I was unsure exactly what to expect going into PRETTY WOMAN THE MUSICAL, but I knew that I was excited to see Samantha Barks make her Chicago theater debut in this pre-Broadway try out. I was not disappointed. Barks’s performance as Hollywood Boulevard street walker Vivian Ward, made famous by Julia Roberts in the 1990 film, exudes radiance and effortless command. Barks has a thrillingly magnetic presence as Vivian. She nails the character’s signature charm and candor, and Barks elevates those qualities further with her winsome delivery. Of course, she is also an outstanding vocalist and milks many of PRETTY WOMAN’S mostly bland lyrics for all they are worth. If you’re a fan of the original film and are looking to see a star turn, PRETTY WOMAN THE MUSICAL has those areas covered in spades. Barks’s performance is by far the most compelling reason to see this entertaining—though uneven—new musical.

Casting-wise, Barks is in good company. As Edward, Steve Kazee sings like a dream, and his folksy rock vocal quality fits the role nicely. Kazee has a tough time matching Barks’s infectious energy, though, and he lacks the same level of presence she has on the stage. These two actors harmonize beautifully, however, and make us root for them as a couple. Orfeh, always welcome on the stage, demonstrates her powerhouse vocals in the role of Vivian’s best friend, Kit. Eric Anderson does strong comedic work in the dual roles of Happy Man and the Beverly Wilshire Hotel’s manager Mr. Thompson. On the whole, the ensemble nails director-choreographer Jerry Mitchell’s polished and lively dance moves, and they bring tons of energy.

Though the cast is consistently excellent and though the musical nicely captures the essence of its source material, PRETTY WOMAN needs some revision before it makes its way to Broadway. The book by J.F. Lawton and the late writer-director Garry Marshall lifts many iconic moments from the film and translates them directly to the stage. Consequently, almost all of the musical numbers feel shoehorned into the show. Bryan Adams and Jim Vallance have composed a thoroughly enjoyable pop rock musical score, but their lyrics are mostly clunky and the rhyme scheme feels elementary.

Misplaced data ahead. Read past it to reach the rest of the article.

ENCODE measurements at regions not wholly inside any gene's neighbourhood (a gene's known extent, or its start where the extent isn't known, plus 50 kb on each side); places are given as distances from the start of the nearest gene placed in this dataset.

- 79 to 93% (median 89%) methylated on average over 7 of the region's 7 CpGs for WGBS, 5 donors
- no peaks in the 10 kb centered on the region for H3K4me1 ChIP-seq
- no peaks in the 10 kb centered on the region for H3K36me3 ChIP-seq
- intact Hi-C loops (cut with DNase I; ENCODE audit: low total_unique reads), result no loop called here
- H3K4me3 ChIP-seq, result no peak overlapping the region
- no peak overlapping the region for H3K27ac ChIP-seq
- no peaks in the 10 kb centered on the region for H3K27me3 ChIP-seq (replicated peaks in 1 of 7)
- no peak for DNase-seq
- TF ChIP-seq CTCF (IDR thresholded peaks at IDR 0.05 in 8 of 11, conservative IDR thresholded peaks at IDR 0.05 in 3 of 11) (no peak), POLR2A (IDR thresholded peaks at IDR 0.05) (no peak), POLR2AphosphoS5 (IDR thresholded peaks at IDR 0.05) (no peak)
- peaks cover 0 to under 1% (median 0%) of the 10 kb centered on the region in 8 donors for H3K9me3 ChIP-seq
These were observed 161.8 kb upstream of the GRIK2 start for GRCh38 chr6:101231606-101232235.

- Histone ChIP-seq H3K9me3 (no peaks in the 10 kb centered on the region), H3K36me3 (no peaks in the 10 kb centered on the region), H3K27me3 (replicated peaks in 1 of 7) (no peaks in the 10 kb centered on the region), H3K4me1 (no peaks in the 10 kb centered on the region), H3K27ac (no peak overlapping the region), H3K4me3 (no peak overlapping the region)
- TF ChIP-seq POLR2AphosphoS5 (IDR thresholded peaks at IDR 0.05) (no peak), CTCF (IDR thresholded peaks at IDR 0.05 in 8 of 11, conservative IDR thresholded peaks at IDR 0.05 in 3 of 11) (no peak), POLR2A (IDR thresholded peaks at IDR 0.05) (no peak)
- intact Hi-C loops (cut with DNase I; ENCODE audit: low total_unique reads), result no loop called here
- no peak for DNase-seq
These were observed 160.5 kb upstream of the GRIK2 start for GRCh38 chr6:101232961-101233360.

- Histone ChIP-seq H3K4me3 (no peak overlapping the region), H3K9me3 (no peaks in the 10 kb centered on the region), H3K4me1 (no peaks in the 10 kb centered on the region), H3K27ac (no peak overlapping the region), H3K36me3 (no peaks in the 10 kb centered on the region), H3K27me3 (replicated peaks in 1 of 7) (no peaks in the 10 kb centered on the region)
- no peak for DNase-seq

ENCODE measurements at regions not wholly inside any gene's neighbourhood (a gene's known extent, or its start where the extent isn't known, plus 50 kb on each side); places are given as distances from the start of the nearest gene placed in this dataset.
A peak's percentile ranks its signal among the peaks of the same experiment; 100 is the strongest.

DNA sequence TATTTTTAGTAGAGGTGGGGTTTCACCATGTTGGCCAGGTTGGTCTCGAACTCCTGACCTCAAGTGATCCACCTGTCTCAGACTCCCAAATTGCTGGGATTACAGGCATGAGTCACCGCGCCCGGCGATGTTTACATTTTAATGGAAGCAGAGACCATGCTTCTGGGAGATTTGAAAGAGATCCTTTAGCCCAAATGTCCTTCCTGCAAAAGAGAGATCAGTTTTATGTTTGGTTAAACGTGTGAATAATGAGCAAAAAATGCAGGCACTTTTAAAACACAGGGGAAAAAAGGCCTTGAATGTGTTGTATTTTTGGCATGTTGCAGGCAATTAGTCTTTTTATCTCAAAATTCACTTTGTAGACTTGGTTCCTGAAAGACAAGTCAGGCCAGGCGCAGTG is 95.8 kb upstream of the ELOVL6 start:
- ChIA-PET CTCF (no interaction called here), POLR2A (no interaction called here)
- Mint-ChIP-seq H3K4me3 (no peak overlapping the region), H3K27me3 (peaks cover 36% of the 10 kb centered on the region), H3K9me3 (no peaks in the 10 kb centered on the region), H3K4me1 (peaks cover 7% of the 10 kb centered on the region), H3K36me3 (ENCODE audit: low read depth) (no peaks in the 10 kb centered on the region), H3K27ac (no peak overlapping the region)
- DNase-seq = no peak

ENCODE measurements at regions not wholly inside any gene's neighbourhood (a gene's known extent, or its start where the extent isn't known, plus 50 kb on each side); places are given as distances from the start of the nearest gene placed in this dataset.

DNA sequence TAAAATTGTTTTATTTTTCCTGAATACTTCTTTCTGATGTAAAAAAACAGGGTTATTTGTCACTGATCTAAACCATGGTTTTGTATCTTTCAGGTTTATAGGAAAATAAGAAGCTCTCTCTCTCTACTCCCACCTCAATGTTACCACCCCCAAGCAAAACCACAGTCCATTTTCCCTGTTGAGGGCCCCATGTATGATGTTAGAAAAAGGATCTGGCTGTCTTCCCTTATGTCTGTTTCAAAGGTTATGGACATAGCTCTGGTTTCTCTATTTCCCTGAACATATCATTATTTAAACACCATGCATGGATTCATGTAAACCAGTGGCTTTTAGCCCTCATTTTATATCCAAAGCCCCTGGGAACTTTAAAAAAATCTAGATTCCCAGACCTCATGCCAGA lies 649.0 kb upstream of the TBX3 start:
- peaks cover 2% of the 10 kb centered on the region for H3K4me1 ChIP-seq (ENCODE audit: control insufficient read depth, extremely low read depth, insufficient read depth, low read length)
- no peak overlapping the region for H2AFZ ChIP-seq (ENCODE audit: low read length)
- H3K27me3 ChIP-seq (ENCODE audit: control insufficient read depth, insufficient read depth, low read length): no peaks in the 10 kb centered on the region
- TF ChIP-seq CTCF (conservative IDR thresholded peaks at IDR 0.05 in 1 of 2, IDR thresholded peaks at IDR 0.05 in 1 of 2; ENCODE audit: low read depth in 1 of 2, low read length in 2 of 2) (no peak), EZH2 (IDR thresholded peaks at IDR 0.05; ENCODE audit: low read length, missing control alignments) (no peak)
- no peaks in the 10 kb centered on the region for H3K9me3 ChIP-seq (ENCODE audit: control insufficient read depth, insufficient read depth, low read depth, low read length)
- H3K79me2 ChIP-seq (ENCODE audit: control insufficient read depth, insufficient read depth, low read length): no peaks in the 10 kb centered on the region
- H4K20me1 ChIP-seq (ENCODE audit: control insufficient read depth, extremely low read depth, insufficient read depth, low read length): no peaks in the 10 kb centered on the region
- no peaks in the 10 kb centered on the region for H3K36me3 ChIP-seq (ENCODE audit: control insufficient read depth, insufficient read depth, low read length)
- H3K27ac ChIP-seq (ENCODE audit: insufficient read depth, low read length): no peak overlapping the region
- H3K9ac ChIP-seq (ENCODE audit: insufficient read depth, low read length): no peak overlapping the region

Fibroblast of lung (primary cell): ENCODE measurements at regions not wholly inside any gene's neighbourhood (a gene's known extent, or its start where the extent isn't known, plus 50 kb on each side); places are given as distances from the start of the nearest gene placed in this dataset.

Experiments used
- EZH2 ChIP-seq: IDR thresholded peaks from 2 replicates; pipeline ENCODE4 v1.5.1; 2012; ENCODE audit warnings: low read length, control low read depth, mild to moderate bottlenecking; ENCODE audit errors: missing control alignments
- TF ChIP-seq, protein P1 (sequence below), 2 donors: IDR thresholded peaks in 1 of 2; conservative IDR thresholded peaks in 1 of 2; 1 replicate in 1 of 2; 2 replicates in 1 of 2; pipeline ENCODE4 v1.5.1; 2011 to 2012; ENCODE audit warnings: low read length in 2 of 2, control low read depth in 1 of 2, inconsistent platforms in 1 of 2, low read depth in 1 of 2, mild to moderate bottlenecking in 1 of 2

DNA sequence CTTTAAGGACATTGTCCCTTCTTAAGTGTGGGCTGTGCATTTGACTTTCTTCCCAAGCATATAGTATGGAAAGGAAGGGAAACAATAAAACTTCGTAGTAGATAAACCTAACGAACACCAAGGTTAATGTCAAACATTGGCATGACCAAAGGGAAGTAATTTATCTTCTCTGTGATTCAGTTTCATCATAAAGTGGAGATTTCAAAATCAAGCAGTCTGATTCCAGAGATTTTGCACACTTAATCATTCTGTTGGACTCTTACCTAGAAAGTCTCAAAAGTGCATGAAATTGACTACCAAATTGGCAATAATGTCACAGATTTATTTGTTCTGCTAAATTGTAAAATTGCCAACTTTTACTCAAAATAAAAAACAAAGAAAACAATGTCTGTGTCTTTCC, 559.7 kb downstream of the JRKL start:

Because the dialogue and the musical numbers feel separate from one another, many of PRETTY WOMAN’s lyrics right now feel generic. The opening number “Welcome to Hollywood” has a lively energy, though it feels out of place. So too does the show’s Act One finale “You’re Beautiful,” which expands Vivian’s iconic shopping adventure on Rodeo Drive into a razzle dazzle scene. Vivian does sing some fittingly lovely numbers that embody her character’s hopes after she enters into Edward’s glamorous world. Edward’s songs, however, are definitely the weakest in the show. His character’s oft-repeated theme “Freedom” feels like it could be plugged into a number of other shows. For PRETTY WOMAN to work narrative-wise, Adams and Vallance need to find the specificity in the characters and reflect that more in the lyrics.

Still, PRETTY WOMAN is enjoyable—first and foremost because of Barks’s magnificent take on Vivian, but also because it is visually splendid. Mitchell’s choreography is well-executed and energetic, though his staging of the show’s many ballads feels stilted. David Rockwell’s set marvelously captures the glitz and glam of Vivian and Edward’s adventures in Beverly Hills, while nicely contrasting that with the grittier world from which Vivian comes. Gregg Barnes’s costumes are real works of art. Each and every outfit provides a great sense of character, and the color scheme is delightful. Barnes also does a beautiful job with Vivian’s signature red gown. The outfit itself is a showstopper. Kenneth Posner and Philip S. Rosenberg’s lighting design add to the production’s flashiness, and John Shiver’s sound design is nicely balanced.

For those who love the original film or who are looking for a show that is purely entertaining and does not pretend to be otherwise, PRETTY WOMAN THE MUSICAL is worth a visit. The musical nicely represents some of the film’s most iconic moments and adds a great deal of energy and fun behind them. And it cannot be overstated how fantastic Barks is in the role of Vivian; her performance in-and-of-itself is a must-see.

PRETTY WOMAN THE MUSICAL plays at Broadway In Chicago’s Oriental Theatre through April 15. Tickets are $33-$125. Visit

Photo by Matthew Murphy


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